Jesus didn’t appear to the woman at the well in a woman’s form because she has had problems with several men. He didn’t appear to the adulterous woman as a female because she had been betrayed and maltreated by religious men. He didn’t appear to the woman with the alabaster box as a female because she had been abused by men.

In this fallen world, we will always experience pain and losses – much of which we will have no understanding of or explanations for – but instead of converting God into a spiritual drug to deal with our pain and losses, we can simply walk through them with faith in God. We “trust in the LORD with all [our] heart and lean not on our own understanding” (Prov. 3:5).

The Shack, however, presents to its readers a spiritual panacea deity, one stripped of justice, immutability and holiness. It offers many a Trinitarian idolatrous hybrid god that represents whatever will make them feel better about their horrible tragedies. It’s the same concept underlying the visualization and guided imagery utilized by the Inner Healing movement.

If for example, you were sexually abused when you were young; instead of leading you to the cross where Jesus took away our pain, shame and guilt, they will tell you to imagine yourself going back to your childhood and visualizing Jesus coming to you to comfort you and take your pain away. And of course, after some time, this false Jesus takes on a life of its own.

William Young’s next book, Eve, re-told the story of Adam and Eve. It turned up the heat with the proverbial frog in the kettle. It was a book laden with Kabbalistic, occultic and Gnostic themes that would be readily embraced by the Contemplative/New Age movement.

In Young’s non-fiction book, Lies We Believe about God, his Universalist beliefs were clearer: “Every human being you meet … is a child of God” (p. 206). Death doesn’t result in final judgement but simply introduces “a restorative process intended to free us to run into the arms of Love” (p. 187). Therefore, hell isn’t a separation from God, but simply the pain of resisting salvation we have and can’t escape.” (p. 137)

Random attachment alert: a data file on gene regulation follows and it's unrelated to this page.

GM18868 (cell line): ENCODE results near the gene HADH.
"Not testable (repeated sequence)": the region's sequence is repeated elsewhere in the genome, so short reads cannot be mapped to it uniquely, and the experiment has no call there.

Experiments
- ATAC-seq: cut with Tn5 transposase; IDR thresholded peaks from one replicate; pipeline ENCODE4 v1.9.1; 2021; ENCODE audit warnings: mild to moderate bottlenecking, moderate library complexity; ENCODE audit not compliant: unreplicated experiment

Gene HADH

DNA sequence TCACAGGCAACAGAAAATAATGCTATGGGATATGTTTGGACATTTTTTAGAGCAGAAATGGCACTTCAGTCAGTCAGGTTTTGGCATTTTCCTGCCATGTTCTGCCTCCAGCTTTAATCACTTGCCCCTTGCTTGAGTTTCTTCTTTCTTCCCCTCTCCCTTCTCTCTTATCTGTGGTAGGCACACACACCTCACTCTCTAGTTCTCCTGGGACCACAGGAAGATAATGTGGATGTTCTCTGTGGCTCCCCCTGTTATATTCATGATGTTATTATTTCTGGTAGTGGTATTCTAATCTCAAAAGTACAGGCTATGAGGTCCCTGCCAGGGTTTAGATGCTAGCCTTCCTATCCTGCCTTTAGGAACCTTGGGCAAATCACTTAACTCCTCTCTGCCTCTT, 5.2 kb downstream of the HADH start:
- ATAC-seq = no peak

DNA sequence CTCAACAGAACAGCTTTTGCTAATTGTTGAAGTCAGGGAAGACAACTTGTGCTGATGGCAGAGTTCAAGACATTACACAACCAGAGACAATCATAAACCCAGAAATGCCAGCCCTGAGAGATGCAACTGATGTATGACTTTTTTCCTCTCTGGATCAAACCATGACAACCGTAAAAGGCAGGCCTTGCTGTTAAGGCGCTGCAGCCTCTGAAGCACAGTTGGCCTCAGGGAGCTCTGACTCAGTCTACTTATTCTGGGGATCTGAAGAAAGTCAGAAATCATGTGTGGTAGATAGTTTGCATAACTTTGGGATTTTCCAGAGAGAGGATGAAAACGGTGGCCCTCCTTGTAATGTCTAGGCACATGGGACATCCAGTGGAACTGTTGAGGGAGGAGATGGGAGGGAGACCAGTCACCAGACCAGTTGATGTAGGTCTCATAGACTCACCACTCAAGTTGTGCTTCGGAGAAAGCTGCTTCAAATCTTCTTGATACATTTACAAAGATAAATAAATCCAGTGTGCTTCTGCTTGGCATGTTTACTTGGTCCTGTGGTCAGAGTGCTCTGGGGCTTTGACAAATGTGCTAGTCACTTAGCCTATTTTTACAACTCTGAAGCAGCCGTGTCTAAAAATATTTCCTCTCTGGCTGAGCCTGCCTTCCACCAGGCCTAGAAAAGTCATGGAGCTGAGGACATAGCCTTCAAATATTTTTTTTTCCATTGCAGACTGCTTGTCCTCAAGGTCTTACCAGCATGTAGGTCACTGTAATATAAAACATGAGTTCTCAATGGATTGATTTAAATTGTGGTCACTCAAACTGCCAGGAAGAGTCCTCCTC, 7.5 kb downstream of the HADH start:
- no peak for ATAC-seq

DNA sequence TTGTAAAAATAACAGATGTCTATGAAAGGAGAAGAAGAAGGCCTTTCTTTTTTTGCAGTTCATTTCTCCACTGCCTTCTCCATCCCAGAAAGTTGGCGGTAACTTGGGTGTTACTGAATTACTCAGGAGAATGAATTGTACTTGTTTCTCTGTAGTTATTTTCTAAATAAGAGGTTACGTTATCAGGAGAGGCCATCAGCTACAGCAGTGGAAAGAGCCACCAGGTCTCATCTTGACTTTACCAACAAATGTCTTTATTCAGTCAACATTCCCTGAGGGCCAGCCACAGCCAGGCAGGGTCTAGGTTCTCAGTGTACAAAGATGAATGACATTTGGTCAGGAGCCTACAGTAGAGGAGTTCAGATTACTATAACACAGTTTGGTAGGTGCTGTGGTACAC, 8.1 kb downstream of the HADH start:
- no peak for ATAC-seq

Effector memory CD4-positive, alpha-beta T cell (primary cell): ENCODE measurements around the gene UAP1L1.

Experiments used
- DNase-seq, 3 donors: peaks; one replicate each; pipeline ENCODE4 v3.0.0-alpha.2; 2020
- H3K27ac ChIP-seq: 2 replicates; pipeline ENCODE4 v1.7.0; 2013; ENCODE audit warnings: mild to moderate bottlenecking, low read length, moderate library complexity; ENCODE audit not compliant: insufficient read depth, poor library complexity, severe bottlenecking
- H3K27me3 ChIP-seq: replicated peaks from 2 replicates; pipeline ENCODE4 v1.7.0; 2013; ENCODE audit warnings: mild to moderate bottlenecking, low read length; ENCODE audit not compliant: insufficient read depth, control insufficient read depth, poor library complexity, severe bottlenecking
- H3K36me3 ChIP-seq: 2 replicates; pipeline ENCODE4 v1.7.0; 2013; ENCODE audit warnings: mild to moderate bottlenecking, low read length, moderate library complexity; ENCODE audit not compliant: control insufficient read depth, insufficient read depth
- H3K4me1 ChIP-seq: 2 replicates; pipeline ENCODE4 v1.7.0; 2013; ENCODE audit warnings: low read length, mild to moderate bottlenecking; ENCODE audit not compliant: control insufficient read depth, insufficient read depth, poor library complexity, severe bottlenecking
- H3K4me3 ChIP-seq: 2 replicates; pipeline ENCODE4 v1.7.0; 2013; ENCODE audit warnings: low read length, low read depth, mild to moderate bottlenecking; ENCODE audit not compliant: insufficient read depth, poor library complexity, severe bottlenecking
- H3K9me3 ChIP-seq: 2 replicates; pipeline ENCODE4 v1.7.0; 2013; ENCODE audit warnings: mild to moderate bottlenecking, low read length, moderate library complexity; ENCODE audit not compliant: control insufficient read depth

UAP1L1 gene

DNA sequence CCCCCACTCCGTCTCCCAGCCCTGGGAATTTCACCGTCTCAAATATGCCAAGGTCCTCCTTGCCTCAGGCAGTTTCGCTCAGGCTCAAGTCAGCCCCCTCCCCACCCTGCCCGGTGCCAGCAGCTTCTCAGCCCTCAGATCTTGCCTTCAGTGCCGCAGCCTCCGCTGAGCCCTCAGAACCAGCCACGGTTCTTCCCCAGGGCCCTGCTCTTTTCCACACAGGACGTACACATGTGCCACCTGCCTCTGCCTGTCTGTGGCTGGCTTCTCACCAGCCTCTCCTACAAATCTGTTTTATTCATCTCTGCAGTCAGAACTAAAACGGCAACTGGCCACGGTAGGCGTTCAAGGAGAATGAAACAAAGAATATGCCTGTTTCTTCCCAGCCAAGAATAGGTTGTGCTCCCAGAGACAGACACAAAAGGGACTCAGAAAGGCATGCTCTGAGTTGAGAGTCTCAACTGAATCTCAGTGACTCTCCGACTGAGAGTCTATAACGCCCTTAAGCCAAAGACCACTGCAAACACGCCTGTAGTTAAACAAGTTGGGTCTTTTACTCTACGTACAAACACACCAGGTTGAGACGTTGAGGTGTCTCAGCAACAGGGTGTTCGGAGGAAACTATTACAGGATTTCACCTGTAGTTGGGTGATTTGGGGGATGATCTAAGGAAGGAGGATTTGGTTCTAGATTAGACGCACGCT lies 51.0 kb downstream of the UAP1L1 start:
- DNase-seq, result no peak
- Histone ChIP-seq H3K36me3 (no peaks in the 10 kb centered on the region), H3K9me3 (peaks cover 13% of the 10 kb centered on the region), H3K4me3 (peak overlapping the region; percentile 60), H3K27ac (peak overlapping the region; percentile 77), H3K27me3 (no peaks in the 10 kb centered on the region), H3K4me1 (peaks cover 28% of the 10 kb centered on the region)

In the light of the Bible, universalism (“all paths lead to God”) is a lie of the devil (John 3:18; 10:7; 14:6; Acts 4:12; Rom. 6:23 etc.). It is the philosophy of the last days that the final antichrist will use to build his one-world religion.

Recently, Eternity News published an article about Young sharing content of an interview that it conducted with the writer as it discussed his part in the new documentary “The Heart of Man” and some of his beliefs:

I think that Jesus is both our salvation and rightful judge, but that judgment is intended for our good, not our harm.” He continues, “I think there is an ongoing relational confrontation between the One who knows you best and loves you best. Potentially forever and, potentially, you could say ‘no’ forever. How someone could do that I don’t know, but definitely that tension is held in Scripture for sure.”

There are a number of lies here. Hebrews 9:27 says it is destined for man to die once and after that face judgement. This judgement is not “an education day” as Jehovah’s Witnesses and other false religionists like William Young teach. There is no other chance for those who have died without repentance.

The Bible also tells us that both heaven and hell are eternal destinations (e.g Matthew 25:46); once you are there, you are there. “For if the words spoken by angels was binding, and every violation and disobedience received its just punishment, how shall we escape if we ignore such a great salvation?” (Heb. 2: 2-3).